A very common question people ask when they look into buying new sunglasses is, "Do I want a glass or plastic lens?" Well, each has its own benefits, as well as its disadvantages. Glass lenses are nice because they provide the most optical clarity with the least distortion. Glass lenses are also extrememly scratch resistant. This is nice because they can be easily cleaned with a t-shirt or a rag. On the down side, glass is much stiffer than plastic, and therefore more brittle. So, in a high impact situation, it can shatter. This can cause injury to the eye or the surrounding area. Glass is also more expensive and in some cases, can be 2-3x heavier than a traditional plastic lens.
Plastic lenses are valuable in that they are lighter on the wearer's face. This relieves problems with pressure points on the bridge of the nose. Another important factor is that a good plastic lens is shatter resistant. This is good because if the wearer is mountain biking or spring skiing and takes a digger, the lens typically will not blow up in the face of the wearer. Plastic lenses are also generally a bit easier on the wallet. Now, this is where the decision becomes tough. Plastic lenses are hard pressed to match the clarity given by a glass lens. Plastic lenses do have an anti scratch coating, but they are still much less scratch resistant than a glass lens and because of this, the lenses will scratch much easier. The medical downside to this is that getting a scratch in your lens can actually damage the eye over time. This is because the pupil is more dialated to the shade and tint of the lens. Rays of sun are able to shine into the scratch and can damage the lens in the eye that is exposed and prone. In time, this can put the eye at early risk of cataracts. This is somewhat extreme but can happen if the scratched lens is worn in bright conditions over long periods of time.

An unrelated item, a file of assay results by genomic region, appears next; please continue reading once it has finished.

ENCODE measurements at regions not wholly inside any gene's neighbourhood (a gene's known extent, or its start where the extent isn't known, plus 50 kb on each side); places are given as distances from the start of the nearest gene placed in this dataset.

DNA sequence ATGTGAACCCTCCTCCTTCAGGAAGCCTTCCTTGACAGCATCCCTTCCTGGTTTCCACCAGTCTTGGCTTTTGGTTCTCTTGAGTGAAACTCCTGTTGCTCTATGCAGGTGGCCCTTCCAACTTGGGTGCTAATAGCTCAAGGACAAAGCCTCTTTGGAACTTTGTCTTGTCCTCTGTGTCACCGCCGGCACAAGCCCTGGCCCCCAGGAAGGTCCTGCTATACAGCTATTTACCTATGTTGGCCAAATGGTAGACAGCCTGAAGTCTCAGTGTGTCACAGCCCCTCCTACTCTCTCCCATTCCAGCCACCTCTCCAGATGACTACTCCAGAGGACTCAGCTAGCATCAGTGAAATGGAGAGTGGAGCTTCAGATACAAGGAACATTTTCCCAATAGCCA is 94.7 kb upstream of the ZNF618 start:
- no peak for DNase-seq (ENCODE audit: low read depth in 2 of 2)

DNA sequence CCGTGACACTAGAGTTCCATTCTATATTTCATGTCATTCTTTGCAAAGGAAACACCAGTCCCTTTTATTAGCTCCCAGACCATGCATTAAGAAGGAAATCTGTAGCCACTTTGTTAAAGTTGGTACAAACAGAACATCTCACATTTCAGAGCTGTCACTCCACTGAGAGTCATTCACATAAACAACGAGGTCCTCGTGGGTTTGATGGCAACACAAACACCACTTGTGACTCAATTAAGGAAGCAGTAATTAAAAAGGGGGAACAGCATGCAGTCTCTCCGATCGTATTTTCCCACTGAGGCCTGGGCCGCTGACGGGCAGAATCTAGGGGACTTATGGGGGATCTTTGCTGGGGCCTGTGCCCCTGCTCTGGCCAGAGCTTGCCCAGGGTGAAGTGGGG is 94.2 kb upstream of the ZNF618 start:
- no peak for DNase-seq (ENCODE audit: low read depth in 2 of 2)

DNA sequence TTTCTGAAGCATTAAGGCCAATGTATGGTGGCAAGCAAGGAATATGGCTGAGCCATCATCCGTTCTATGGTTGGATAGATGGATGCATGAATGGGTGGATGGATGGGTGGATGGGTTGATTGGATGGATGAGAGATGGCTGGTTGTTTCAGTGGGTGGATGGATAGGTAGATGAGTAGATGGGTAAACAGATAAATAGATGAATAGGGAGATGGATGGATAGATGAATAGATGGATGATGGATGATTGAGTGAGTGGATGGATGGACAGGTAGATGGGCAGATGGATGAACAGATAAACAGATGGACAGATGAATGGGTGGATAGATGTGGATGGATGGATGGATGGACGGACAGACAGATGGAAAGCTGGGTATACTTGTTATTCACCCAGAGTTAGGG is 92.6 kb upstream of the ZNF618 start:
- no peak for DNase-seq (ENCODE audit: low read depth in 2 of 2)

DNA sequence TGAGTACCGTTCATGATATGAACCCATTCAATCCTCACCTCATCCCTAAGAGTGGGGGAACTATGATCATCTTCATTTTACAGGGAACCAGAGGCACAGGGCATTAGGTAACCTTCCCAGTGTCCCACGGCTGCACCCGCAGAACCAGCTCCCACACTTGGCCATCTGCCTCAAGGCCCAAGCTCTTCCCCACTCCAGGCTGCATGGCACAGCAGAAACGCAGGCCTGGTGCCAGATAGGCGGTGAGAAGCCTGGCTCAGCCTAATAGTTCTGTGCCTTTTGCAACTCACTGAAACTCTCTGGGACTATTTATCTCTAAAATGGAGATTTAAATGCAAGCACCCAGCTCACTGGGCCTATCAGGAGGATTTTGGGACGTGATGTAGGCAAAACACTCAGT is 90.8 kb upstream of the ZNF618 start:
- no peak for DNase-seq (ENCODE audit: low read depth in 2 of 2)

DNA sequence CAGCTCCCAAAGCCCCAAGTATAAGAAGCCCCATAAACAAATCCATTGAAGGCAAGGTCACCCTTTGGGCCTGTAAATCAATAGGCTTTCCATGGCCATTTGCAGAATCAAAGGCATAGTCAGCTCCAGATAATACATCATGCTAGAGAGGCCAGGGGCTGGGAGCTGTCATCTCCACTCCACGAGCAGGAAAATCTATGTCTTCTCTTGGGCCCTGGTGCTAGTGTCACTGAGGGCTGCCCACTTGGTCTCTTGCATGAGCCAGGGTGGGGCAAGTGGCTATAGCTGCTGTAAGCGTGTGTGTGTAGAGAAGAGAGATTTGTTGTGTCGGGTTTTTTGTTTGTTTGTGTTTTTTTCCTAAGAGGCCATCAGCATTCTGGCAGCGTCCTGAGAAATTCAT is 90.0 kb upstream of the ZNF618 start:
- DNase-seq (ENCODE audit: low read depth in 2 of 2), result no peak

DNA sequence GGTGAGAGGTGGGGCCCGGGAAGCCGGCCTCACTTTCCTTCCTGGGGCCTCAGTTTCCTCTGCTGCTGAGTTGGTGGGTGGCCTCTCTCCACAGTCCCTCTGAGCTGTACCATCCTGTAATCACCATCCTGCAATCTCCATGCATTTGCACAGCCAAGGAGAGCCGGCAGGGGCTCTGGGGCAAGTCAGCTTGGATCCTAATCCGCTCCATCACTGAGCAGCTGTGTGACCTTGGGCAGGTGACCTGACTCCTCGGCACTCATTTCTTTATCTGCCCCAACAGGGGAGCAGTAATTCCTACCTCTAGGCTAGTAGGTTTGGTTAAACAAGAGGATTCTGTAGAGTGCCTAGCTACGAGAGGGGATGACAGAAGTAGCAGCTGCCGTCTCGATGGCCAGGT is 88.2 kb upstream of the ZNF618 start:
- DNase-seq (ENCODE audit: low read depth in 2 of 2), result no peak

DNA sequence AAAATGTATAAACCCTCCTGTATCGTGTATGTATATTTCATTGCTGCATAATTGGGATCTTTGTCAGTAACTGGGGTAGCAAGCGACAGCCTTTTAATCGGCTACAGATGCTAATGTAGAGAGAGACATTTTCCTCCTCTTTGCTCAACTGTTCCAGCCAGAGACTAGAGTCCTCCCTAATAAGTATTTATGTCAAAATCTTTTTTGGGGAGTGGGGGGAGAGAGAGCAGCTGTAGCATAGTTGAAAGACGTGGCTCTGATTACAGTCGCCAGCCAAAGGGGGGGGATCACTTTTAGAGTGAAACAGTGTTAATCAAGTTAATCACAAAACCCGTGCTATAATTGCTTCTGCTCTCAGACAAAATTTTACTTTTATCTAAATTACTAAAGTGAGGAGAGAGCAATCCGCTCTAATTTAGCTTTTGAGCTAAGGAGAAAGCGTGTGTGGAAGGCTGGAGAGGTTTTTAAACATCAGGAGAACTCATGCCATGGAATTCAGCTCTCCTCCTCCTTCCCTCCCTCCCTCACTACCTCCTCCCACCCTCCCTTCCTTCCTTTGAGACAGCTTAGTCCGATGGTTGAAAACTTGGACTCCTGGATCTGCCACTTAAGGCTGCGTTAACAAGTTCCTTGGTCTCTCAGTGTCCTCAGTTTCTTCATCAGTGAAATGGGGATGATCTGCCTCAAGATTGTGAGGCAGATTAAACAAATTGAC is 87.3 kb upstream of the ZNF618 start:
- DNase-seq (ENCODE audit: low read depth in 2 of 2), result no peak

In conclusion, if you are looking for a lens to wear in high impact conditions such as spring skiing or mountain biking as well as in fishing scenarios, it may be beneficial to consider a plastic lens with the sidenote that you will take very good care of the lens. This means not letting them hit the floor, always storing them in a case, and cleaning them with a good microfiber cloth. If you are going to only fish in your new glasses, it may behoove you to consider the glass lens as your best option for better clarity and scratch resistant.
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